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Structure and bonding of amorphous silicon alloys

Walker, ElaineORCID: 0000-0003-2762-2961 (2001) Structure and bonding of amorphous silicon alloys. PhD thesis, Murdoch University.

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Abstract

Silicon is used extensively for making semiconductor devices such as solar cells. Many of its useful properties depend on its structure and bonding, which determine the density of states (DOS) in the valence band. This work has used lineshape analysis of spectra from valence band X-ray photoelectron spectroscopy (XPS) and Auger L1-L2,3V and L2,3-VV lines to study differences in the DOS of silicon in various forms and after various treatments. These included

• crystalline silicon (c-Si)
• argon-, neon- and xenon-ion bombarded c-Si to produce amorphous silicon (a-Si)
• as deposited hydrogenated amorphous silicon (a-Si:H) produced by plasma
• enhanced CVD (Chemical Vapour Deposition)
• hydrogenated amorphous silicon (a-Si:H) after heating.

The spectra were numerically treated to remove instrument and XPS lineshape broadening, Coster-Kronig effects and backgrounds. They were then normalised and decoupled into their component ss-like, sp-like and pp-like peaks.

The sensitivity of lineshape analysis to the degree of disordering was determined by comparing the decoupled spectra of c-Si bombarded with argon ions of different energies. The bombarded spectra showed how the disorder decreased as the ion energy increased due to the increasing depth of the implanted ions and hence concentration of defects.

Analysis of the XPS valence band (VB) spectra of argon-, neon- and xenon-ion bombarded c-Si showed that these noble gases have core level peaks close to, or coinciding with, the valence band of the silicon. Argon and xenon have significant core peaks that overlap the valence band and distort it. Neon’s core peak lies just below the valence band and can be compensated for. Hence, it was possible, using neon ion bombardment, to produce an XPS VB spectrum of a-Si, which was compared to those of c-Si and a-Si:H.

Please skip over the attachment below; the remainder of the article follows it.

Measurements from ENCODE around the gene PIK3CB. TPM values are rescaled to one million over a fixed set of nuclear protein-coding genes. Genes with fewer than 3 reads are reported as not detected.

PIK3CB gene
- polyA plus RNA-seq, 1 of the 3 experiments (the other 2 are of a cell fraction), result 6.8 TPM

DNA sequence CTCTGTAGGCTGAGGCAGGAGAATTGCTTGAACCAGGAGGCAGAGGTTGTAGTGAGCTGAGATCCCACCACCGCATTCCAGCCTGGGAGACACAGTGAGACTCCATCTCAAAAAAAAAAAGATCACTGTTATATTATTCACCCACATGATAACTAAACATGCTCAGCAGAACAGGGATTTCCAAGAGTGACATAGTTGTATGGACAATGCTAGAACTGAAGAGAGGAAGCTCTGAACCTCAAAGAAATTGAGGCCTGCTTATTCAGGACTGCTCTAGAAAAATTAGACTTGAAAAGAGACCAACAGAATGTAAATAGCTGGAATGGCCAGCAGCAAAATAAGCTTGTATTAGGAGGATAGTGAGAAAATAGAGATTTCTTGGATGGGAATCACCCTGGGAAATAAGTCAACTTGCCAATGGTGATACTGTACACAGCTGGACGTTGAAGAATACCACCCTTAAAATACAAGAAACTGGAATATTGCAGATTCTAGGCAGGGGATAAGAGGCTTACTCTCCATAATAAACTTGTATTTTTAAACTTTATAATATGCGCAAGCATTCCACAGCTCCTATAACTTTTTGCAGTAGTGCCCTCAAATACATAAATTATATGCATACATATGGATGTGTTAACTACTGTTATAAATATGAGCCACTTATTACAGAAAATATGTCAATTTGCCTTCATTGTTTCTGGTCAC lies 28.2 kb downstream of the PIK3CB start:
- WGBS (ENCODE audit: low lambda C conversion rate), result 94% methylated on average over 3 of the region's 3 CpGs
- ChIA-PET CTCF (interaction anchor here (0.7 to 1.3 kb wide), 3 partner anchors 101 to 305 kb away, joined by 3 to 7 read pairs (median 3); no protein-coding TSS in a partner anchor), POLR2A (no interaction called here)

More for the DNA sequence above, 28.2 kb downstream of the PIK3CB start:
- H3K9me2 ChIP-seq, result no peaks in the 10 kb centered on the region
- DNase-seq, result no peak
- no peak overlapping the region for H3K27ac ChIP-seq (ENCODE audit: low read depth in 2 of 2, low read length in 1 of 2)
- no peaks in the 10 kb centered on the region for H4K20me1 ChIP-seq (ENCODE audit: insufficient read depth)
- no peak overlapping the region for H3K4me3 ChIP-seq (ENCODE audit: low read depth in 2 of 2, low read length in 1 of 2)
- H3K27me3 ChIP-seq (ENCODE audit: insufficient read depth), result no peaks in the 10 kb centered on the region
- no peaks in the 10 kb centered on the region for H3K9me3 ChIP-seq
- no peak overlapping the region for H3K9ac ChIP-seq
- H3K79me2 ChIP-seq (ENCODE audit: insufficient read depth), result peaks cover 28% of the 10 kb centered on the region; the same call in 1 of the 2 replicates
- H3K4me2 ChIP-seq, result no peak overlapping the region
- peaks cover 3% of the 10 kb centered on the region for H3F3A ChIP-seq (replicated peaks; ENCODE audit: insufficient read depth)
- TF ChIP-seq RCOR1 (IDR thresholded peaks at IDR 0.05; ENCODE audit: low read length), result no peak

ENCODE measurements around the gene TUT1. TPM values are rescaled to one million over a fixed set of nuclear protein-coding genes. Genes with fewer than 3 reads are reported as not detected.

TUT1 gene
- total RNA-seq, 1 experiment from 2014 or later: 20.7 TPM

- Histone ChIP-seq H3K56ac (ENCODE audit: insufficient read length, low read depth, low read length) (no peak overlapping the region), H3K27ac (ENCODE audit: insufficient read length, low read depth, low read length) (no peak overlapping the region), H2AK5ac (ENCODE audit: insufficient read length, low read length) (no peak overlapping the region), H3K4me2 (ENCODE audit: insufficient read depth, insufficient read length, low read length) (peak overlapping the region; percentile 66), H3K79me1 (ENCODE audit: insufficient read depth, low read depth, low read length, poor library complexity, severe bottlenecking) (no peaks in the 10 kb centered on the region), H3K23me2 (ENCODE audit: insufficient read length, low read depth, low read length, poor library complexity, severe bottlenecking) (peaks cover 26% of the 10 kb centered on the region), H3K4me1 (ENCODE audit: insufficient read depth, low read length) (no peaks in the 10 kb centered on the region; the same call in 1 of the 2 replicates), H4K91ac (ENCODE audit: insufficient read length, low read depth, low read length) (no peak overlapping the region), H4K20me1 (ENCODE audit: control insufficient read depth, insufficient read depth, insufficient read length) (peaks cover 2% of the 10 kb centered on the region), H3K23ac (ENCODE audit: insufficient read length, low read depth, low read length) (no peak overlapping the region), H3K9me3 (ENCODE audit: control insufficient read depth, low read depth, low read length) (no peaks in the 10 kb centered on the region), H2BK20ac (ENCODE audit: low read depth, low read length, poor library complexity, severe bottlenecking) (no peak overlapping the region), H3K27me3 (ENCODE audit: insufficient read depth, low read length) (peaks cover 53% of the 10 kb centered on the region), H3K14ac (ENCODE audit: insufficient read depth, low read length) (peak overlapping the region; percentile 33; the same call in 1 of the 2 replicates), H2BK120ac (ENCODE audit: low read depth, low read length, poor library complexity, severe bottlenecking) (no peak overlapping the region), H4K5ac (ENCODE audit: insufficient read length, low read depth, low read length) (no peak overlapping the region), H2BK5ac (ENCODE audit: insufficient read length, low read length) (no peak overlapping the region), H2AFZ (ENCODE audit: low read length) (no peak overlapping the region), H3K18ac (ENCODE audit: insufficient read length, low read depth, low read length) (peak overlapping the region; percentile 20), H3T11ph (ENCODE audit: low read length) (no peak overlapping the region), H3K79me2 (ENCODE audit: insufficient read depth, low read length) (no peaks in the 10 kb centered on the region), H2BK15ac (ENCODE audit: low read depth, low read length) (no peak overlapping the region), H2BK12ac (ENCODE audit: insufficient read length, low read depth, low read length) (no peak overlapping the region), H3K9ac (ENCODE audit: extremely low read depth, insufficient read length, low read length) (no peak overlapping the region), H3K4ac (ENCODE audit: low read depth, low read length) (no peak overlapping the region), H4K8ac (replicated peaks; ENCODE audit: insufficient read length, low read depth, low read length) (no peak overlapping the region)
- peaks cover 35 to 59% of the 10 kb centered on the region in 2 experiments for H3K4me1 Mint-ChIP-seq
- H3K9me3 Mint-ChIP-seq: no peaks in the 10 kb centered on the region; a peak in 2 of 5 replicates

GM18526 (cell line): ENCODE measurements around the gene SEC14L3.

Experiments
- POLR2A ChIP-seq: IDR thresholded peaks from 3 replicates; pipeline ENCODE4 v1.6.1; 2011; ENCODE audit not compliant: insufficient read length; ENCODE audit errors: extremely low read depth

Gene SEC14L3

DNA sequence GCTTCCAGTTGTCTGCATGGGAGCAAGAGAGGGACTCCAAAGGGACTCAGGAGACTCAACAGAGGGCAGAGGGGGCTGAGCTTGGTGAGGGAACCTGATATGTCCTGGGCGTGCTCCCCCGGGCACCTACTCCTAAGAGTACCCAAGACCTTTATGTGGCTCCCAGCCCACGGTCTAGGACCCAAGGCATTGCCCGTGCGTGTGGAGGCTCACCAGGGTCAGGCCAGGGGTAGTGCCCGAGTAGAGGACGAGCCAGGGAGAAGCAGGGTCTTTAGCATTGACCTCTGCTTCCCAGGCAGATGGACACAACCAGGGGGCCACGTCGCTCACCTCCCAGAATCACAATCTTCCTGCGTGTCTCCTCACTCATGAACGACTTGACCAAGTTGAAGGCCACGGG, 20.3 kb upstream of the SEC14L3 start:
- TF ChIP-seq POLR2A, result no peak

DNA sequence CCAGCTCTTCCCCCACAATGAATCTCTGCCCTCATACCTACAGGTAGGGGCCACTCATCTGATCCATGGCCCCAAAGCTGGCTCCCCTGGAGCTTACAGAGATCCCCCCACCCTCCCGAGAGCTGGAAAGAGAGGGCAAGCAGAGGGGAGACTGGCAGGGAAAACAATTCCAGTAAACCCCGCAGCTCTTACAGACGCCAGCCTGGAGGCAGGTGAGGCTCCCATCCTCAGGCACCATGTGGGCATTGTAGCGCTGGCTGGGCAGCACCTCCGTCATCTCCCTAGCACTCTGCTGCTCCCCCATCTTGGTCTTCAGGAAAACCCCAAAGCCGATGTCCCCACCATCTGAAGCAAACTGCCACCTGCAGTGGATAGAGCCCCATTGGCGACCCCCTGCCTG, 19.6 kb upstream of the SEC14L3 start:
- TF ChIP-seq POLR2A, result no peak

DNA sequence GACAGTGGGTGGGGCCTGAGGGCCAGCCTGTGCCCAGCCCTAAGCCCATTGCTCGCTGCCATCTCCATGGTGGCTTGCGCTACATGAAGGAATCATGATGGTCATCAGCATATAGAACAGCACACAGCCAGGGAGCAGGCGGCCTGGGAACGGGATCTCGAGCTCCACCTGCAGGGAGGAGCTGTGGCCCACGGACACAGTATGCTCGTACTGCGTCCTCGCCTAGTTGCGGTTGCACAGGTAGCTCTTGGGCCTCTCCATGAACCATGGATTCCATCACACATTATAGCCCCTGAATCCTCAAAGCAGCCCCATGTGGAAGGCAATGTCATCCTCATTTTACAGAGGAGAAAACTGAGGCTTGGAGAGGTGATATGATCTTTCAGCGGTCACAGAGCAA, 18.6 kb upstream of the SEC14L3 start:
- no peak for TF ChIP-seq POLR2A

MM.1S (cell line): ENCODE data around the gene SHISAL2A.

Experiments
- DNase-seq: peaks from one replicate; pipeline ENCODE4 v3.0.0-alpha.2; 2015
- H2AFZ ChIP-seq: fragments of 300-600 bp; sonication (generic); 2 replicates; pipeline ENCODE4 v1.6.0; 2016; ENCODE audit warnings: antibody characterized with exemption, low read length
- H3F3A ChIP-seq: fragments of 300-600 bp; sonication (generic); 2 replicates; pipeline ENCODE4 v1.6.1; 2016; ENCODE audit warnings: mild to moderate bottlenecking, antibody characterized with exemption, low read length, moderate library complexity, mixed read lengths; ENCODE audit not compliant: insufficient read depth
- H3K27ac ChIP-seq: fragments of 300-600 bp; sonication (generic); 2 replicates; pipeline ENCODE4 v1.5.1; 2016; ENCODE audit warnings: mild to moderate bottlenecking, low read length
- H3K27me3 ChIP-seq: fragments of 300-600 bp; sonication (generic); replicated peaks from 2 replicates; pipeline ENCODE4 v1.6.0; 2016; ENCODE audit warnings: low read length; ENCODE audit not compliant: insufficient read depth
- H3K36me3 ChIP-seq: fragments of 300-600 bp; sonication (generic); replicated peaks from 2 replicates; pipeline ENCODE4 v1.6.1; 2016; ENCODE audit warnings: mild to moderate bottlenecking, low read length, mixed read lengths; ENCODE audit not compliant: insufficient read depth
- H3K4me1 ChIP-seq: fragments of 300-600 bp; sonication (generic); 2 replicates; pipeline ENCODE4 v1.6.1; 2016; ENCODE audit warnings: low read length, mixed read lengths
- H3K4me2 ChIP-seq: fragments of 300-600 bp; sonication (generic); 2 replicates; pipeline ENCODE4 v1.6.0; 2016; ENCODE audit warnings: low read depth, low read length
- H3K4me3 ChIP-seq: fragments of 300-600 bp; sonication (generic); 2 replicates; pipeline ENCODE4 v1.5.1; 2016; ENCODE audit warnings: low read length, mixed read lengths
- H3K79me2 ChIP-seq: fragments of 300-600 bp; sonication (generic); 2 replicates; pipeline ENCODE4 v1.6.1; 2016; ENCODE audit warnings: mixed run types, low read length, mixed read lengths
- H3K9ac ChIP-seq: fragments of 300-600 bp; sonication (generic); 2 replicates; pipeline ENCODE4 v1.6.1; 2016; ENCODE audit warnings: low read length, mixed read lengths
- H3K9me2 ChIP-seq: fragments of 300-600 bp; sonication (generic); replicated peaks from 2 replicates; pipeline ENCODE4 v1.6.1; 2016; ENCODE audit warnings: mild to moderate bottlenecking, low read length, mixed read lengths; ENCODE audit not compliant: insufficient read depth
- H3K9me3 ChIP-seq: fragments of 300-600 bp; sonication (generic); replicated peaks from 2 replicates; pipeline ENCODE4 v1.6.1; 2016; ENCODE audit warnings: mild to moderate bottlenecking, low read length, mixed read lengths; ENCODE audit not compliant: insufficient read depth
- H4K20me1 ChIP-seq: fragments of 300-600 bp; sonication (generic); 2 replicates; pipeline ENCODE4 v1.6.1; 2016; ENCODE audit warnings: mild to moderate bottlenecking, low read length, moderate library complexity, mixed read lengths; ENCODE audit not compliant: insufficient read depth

There were significant lineshape differences between the three, showing that differences in structure are visible and the presence of hydrogen can be indirectly detected through XPS Valence Band lineshape analysis.

The XPS VB, Auger L1-L2,3V and L2,3-VV lines were compared for c-Si, a-Si and a-Si:H spectra. All three spectra reflect either directly or indirectly the DOS but do show differences. The Auger L1-L2,3V lineshape is much more sensitive to dangling bonds at the top of the valence band than the XPS VB. The L2,3-VV, despite its relatively strong signal strength, is the hardest to analyse, being a self-convolution of the p-like DOS and having interference from plasmons. It also shows the least change between different samples. The XPS spectrum is relatively easy to collect, but reflects the bulk region far more than the surface.

This analysis demonstrated that there are observable differences in the lineshapes of the DOS for c-Si, a-Si and a-Si:H. The a-Si had the widest component peaks when decoupled, which indicates a strained and disordered lattice. The pp-like area was narrower in the a-Si:H samples. The disordered samples showed strong features in the middle of the valence band, and these could be used to give a measure of the disorder.

If the differences between the techniques were due only to differences in the matrix elements, it would be expected that the differences between the L1-L2,3V Auger and XPS VB spectra would be consistent, but this is not the case, indicating that the different techniques respond differently to the presence of disorder, dangling bonds and hydrogen.

The techniques developed in this thesis provide the basis for further work on studies of outgassing and photodegradation in a-Si:H. These could provide insights into the bonding and degradation mechanisms in a-Si:H.

Item Type: Thesis (PhD)
Murdoch Affiliation: School of Engineering and Information Technology
Supervisor(s): Cornish, John and Jennings, Philip
URI: http://researchrepository.murdoch.edu.au/id/eprint/41642
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